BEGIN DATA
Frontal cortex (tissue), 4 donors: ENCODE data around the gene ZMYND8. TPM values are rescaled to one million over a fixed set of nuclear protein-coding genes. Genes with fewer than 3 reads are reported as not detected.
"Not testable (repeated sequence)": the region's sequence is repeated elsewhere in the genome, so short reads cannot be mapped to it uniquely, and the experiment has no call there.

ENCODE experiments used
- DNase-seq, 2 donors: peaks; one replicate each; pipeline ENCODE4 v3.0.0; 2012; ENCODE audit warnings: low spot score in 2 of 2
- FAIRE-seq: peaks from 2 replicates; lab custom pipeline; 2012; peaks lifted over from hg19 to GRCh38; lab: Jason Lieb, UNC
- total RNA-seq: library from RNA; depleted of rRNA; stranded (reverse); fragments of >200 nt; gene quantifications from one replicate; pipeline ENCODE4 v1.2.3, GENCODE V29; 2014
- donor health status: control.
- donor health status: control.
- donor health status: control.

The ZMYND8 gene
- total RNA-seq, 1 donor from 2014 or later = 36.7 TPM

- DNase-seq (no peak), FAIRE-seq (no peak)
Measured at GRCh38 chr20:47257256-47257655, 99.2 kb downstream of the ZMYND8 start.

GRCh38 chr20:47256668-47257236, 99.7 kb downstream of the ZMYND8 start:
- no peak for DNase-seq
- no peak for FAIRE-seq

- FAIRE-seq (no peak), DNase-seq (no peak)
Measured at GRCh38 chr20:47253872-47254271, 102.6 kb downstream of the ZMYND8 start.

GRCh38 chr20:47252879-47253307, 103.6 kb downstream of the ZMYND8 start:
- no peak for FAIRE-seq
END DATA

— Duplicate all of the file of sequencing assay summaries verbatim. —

Frontal cortex (tissue), 4 donors: ENCODE data around the gene ZMYND8. TPM values are rescaled to one million over a fixed set of nuclear protein-coding genes. Genes with fewer than 3 reads are reported as not detected.
"Not testable (repeated sequence)": the region's sequence is repeated elsewhere in the genome, so short reads cannot be mapped to it uniquely, and the experiment has no call there.

ENCODE experiments used
- DNase-seq, 2 donors: peaks; one replicate each; pipeline ENCODE4 v3.0.0; 2012; ENCODE audit warnings: low spot score in 2 of 2
- FAIRE-seq: peaks from 2 replicates; lab custom pipeline; 2012; peaks lifted over from hg19 to GRCh38; lab: Jason Lieb, UNC
- total RNA-seq: library from RNA; depleted of rRNA; stranded (reverse); fragments of >200 nt; gene quantifications from one replicate; pipeline ENCODE4 v1.2.3, GENCODE V29; 2014
- donor health status: control.
- donor health status: control.
- donor health status: control.

The ZMYND8 gene
- total RNA-seq, 1 donor from 2014 or later = 36.7 TPM

- DNase-seq (no peak), FAIRE-seq (no peak)
Measured at GRCh38 chr20:47257256-47257655, 99.2 kb downstream of the ZMYND8 start.

GRCh38 chr20:47256668-47257236, 99.7 kb downstream of the ZMYND8 start:
- no peak for DNase-seq
- no peak for FAIRE-seq

- FAIRE-seq (no peak), DNase-seq (no peak)
Measured at GRCh38 chr20:47253872-47254271, 102.6 kb downstream of the ZMYND8 start.

GRCh38 chr20:47252879-47253307, 103.6 kb downstream of the ZMYND8 start:
- no peak for FAIRE-seq